A close up of a monkey's paw

What Happened to Monkey “NM13”?

Nathan Herschler, January 17, 2020

Festering wound, extreme hair loss, and filthy cages—
You can stop the horrific mistreatment of primates at Emory University.

It was a Wednesday during a routine inspection. Michelle Williams, a veterinary medical officer for the government, entered one of the largest primate laboratories in the world.

Her job was to ensure “animal welfare”—at a place where over 3,000 monkeys are locked away, subjected to experiments, and often killed.

Williams saw significant violations.

She inched her camera close to a trembling monkey called “NM13” with a bloody gash on its leg. Through cage bars, she photographed the monkey’s skin—fire-red and oozing.


A hanging skin flap on her left thigh,” Williams noted for her records.

In another cage, she spotted a monkey that had lost 95 percent of its hair.

To make matters worse, nothing had been reported by staff at Emory University’s Yerkes National Primate Research Center.

[Wound] not noted on the daily observations performed today,” Williams wrote.

Daily observation records do not mention…

No indication that the Veterinarian has been notified…

Negligence is just the tip of the iceberg.

This year, Yerkes National Primate Research Center celebrates its 90th anniversary. That’s nearly a century of horrific experiments like…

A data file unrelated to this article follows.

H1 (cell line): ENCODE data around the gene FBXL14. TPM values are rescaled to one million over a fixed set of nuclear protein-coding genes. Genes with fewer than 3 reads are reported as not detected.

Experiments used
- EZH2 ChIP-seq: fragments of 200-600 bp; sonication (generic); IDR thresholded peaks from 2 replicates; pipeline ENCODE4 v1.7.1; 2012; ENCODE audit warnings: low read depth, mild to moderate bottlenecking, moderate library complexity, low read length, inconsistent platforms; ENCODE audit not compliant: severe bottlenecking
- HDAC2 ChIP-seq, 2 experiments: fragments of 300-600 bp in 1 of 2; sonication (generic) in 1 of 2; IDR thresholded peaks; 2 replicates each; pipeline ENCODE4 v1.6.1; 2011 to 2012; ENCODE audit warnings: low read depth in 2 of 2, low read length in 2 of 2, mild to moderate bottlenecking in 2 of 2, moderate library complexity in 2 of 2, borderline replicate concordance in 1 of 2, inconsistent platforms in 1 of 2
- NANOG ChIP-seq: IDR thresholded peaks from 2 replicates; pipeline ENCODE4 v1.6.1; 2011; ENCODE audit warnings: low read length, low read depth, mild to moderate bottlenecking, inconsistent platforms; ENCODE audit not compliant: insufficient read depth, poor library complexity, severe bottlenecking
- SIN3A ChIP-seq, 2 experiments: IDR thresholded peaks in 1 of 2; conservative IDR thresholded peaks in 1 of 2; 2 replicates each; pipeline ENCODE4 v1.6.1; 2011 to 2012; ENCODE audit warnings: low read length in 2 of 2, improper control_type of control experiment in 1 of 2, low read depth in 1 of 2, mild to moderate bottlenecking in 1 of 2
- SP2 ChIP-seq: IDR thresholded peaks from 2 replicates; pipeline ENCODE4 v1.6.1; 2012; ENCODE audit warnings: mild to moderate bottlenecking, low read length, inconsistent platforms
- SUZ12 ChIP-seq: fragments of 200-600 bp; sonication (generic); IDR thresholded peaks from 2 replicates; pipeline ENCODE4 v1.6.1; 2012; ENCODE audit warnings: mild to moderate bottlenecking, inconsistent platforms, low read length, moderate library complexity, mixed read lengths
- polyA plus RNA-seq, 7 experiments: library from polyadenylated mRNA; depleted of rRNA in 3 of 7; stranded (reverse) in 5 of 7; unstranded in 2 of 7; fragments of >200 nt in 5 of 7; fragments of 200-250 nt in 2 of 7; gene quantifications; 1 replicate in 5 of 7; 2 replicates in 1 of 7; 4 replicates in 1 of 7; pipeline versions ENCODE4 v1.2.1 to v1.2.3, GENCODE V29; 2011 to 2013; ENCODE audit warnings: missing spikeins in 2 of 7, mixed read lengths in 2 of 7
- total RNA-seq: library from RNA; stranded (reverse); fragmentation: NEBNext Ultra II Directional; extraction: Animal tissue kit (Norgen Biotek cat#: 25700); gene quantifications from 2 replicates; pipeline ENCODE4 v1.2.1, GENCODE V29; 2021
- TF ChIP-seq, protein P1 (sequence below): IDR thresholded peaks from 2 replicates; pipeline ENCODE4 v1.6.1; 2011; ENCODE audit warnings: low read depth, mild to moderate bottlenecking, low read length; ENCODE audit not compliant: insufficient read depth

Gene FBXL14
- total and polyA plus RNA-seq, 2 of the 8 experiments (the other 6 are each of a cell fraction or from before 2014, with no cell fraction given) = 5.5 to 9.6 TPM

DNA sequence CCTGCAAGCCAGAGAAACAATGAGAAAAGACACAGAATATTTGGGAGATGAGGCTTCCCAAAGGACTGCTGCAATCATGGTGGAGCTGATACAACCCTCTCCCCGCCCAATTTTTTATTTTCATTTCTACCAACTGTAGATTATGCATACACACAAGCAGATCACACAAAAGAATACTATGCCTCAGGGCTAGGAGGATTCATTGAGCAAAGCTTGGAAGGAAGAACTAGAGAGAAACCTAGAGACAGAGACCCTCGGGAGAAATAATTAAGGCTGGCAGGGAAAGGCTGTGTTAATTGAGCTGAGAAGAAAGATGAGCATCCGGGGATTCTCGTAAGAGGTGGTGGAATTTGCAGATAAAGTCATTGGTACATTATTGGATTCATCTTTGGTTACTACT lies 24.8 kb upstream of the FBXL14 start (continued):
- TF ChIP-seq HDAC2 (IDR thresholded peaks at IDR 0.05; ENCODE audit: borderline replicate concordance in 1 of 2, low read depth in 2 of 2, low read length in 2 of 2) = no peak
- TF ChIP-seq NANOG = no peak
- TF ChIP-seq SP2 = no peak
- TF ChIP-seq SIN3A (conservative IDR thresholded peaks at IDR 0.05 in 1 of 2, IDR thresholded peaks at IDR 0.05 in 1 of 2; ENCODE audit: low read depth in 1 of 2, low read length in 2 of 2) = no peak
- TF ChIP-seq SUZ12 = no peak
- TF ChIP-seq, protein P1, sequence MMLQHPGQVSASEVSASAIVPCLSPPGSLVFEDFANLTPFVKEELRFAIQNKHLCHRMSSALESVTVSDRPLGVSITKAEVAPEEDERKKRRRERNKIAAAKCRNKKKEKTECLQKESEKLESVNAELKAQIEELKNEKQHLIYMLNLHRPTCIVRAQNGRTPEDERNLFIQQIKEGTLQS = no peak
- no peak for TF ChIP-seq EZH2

Restraining infant monkeys and forcing them to watch videos to induce fear.

Poisoning monkeys to replicate the motor impairment of Parkinson’s disease.

And conducting these experiments in badly run, unsanitary conditions.

Williams recorded the filthy truth of Emory University’s “premiere” primate lab. “Buildup of waste material…,” she wrote. “…Old fly strips still suspended near the enclosures.

And guess what? Her warnings didn’t matter.

Violations swept under the rug

In 2019, the U.S. government gave Emory University huge sums of our taxpayer dollars—over $382 million—for medical research.

After receiving notice of their violations, Emory made one simple appeal. And the USDA dismissed the violation tied to monkey “NM13.”

The system is broken.

Emory and the USDA cannot be trusted with caring for these animals.

Now you can do something about it. Help us keep the pressure on.
Tell Robert Nobles, Vice President of Research at Emory University, to phase out all primate research and free monkeys like “NM13.” SIGN THIS PETITION TODAY.


Button: Take Action